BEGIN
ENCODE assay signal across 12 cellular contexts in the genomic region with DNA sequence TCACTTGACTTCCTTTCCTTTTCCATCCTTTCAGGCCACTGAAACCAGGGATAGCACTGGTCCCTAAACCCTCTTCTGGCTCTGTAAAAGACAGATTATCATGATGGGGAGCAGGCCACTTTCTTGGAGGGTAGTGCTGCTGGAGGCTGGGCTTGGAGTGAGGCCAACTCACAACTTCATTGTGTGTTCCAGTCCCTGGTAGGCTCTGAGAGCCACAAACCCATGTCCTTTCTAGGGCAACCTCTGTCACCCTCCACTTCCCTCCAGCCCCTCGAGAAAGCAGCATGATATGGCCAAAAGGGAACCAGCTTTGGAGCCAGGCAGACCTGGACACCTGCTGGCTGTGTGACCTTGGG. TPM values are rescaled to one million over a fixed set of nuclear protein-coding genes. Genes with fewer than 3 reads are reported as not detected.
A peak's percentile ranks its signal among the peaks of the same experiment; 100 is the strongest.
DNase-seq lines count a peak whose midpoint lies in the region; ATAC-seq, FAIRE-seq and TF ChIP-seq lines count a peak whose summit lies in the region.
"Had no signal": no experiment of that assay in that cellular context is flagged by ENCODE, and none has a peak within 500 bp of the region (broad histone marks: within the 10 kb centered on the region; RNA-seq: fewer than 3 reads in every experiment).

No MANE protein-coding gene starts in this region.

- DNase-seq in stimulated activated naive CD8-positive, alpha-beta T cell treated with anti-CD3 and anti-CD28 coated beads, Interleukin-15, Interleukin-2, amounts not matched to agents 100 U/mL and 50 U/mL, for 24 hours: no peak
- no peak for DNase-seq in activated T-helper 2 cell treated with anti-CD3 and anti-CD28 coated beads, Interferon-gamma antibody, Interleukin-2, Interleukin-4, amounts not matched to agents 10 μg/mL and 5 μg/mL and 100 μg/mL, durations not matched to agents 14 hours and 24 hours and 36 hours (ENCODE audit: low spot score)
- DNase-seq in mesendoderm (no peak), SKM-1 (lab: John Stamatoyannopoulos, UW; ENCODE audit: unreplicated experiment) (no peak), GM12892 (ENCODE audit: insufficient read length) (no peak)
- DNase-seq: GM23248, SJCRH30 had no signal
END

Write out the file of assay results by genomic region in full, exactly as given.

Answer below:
ENCODE assay signal across 12 cellular contexts in the genomic region with DNA sequence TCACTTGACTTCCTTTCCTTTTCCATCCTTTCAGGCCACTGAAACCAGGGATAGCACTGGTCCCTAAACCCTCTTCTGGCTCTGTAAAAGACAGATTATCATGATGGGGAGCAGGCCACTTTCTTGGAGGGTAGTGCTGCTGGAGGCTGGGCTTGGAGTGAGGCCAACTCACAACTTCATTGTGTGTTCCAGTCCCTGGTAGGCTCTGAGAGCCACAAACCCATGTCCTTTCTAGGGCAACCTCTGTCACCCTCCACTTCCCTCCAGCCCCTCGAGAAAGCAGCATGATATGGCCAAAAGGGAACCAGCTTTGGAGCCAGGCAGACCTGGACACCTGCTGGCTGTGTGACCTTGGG. TPM values are rescaled to one million over a fixed set of nuclear protein-coding genes. Genes with fewer than 3 reads are reported as not detected.
A peak's percentile ranks its signal among the peaks of the same experiment; 100 is the strongest.
DNase-seq lines count a peak whose midpoint lies in the region; ATAC-seq, FAIRE-seq and TF ChIP-seq lines count a peak whose summit lies in the region.
"Had no signal": no experiment of that assay in that cellular context is flagged by ENCODE, and none has a peak within 500 bp of the region (broad histone marks: within the 10 kb centered on the region; RNA-seq: fewer than 3 reads in every experiment).

No MANE protein-coding gene starts in this region.

- DNase-seq in stimulated activated naive CD8-positive, alpha-beta T cell treated with anti-CD3 and anti-CD28 coated beads, Interleukin-15, Interleukin-2, amounts not matched to agents 100 U/mL and 50 U/mL, for 24 hours: no peak
- no peak for DNase-seq in activated T-helper 2 cell treated with anti-CD3 and anti-CD28 coated beads, Interferon-gamma antibody, Interleukin-2, Interleukin-4, amounts not matched to agents 10 μg/mL and 5 μg/mL and 100 μg/mL, durations not matched to agents 14 hours and 24 hours and 36 hours (ENCODE audit: low spot score)
- DNase-seq in mesendoderm (no peak), SKM-1 (lab: John Stamatoyannopoulos, UW; ENCODE audit: unreplicated experiment) (no peak), GM12892 (ENCODE audit: insufficient read length) (no peak)
- DNase-seq: GM23248, SJCRH30 had no signal